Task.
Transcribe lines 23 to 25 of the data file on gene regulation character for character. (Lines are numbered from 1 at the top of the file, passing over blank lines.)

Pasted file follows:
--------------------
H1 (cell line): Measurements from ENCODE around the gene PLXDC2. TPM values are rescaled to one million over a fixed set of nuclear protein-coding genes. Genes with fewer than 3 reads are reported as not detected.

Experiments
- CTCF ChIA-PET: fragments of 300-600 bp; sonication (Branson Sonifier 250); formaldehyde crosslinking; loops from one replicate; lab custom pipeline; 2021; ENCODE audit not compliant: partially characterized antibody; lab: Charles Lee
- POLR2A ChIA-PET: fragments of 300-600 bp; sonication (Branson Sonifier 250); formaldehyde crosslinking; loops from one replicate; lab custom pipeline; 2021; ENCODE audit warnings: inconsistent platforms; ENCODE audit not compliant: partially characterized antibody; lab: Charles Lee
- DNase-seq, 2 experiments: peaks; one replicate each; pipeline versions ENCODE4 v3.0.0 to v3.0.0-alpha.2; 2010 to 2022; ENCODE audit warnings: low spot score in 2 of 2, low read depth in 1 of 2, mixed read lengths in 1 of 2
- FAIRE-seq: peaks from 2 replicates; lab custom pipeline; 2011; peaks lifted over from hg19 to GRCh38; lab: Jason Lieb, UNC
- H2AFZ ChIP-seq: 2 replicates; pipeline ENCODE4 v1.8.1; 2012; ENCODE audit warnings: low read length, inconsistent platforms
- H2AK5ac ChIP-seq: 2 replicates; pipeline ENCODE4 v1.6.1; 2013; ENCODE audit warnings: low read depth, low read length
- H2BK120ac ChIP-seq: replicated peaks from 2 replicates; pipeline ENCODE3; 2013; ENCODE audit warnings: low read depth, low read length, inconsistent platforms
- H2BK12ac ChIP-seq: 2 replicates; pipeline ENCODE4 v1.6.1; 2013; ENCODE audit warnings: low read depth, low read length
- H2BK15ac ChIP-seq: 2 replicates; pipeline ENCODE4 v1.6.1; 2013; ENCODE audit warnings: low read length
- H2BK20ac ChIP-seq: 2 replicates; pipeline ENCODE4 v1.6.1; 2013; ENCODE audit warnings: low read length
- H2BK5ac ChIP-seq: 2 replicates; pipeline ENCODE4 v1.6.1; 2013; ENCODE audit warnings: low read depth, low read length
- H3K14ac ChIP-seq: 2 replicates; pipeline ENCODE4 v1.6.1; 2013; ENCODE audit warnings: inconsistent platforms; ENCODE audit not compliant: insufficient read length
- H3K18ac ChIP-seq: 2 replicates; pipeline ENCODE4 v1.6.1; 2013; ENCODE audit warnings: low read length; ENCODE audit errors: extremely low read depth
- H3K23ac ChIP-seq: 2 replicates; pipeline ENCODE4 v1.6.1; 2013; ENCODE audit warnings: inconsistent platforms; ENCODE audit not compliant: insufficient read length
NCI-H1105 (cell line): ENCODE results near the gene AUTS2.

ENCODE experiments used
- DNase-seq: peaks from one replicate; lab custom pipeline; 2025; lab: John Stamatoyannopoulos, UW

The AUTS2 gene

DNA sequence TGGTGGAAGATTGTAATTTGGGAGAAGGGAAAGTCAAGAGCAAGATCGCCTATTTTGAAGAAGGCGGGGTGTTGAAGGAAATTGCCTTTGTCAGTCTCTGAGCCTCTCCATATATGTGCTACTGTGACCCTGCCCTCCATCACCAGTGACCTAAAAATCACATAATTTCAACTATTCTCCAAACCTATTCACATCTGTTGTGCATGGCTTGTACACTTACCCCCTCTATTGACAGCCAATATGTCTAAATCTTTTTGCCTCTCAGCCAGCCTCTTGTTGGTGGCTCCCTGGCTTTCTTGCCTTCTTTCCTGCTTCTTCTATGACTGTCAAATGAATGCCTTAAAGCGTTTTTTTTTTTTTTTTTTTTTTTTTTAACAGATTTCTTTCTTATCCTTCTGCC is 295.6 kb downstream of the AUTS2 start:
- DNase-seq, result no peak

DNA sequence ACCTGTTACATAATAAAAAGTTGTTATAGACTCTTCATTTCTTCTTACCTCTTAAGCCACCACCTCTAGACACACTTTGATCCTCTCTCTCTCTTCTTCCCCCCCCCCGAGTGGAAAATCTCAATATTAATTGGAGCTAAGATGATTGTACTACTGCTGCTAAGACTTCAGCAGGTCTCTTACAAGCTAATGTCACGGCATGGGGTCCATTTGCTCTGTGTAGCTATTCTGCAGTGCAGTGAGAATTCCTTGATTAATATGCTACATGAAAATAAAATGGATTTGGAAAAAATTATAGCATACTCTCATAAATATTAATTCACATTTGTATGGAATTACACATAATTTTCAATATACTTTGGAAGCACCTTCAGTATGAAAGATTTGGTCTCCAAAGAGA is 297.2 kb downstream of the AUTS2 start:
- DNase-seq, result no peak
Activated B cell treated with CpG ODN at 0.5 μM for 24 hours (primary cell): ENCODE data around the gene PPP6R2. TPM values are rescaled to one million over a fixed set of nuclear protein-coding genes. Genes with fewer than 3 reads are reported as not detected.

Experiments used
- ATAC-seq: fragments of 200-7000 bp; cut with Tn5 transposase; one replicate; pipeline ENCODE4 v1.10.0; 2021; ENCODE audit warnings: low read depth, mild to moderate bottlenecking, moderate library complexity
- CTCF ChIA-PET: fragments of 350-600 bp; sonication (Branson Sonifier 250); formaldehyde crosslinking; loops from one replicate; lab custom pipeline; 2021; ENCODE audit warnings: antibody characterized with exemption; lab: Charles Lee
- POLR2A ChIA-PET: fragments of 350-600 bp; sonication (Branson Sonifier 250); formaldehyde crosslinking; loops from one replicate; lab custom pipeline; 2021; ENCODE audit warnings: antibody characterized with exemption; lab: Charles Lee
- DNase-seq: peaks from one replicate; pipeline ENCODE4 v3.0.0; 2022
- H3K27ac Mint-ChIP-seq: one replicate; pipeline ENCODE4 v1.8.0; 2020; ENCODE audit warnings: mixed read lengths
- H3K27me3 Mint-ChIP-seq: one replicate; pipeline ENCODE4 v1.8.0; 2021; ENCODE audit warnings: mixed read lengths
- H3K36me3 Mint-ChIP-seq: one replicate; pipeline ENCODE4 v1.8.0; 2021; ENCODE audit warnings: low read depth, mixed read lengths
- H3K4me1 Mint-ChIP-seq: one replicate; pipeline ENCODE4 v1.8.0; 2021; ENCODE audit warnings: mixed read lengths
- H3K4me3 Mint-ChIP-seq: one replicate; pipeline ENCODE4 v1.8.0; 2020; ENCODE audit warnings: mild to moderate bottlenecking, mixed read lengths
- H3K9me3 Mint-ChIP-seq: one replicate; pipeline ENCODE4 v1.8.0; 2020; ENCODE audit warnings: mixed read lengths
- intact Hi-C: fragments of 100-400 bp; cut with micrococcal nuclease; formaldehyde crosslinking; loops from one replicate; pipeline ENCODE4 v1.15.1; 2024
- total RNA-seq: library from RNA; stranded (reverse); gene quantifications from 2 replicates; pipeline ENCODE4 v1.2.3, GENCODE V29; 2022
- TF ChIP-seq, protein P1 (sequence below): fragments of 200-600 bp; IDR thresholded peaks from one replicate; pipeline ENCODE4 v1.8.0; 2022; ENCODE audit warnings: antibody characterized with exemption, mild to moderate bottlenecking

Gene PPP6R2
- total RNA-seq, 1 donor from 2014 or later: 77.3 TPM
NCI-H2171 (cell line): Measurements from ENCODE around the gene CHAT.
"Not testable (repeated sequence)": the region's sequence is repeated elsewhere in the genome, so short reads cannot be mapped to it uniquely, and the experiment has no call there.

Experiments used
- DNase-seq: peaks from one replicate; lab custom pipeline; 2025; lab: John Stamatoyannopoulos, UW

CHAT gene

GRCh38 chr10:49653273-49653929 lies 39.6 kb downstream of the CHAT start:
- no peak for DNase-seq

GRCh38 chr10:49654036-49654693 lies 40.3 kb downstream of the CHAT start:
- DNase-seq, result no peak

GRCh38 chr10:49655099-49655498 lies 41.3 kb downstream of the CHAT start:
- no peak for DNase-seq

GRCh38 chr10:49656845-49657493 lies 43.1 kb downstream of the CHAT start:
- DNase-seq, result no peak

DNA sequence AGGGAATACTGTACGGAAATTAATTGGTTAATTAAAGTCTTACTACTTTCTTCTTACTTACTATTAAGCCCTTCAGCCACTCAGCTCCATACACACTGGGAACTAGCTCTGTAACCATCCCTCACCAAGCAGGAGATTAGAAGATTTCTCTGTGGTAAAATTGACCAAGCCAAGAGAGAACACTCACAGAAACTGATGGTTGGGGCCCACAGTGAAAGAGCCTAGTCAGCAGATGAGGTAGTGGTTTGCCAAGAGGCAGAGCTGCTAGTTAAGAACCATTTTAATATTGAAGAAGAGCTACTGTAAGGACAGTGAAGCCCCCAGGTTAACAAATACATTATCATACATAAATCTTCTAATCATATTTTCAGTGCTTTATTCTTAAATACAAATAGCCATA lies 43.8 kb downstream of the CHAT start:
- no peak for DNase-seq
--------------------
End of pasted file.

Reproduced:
DNA sequence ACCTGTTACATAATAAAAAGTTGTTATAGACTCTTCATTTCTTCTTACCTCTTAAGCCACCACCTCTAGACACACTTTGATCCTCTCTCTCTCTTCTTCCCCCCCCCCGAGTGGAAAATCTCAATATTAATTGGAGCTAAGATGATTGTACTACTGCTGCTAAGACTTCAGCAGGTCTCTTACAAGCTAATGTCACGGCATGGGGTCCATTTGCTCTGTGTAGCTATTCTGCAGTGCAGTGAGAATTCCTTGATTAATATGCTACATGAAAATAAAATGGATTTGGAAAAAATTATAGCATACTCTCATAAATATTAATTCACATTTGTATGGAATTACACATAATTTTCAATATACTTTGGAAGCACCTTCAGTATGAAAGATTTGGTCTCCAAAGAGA is 297.2 kb downstream of the AUTS2 start:
- DNase-seq, result no peak
Activated B cell treated with CpG ODN at 0.5 μM for 24 hours (primary cell): ENCODE data around the gene PPP6R2. TPM values are rescaled to one million over a fixed set of nuclear protein-coding genes. Genes with fewer than 3 reads are reported as not detected.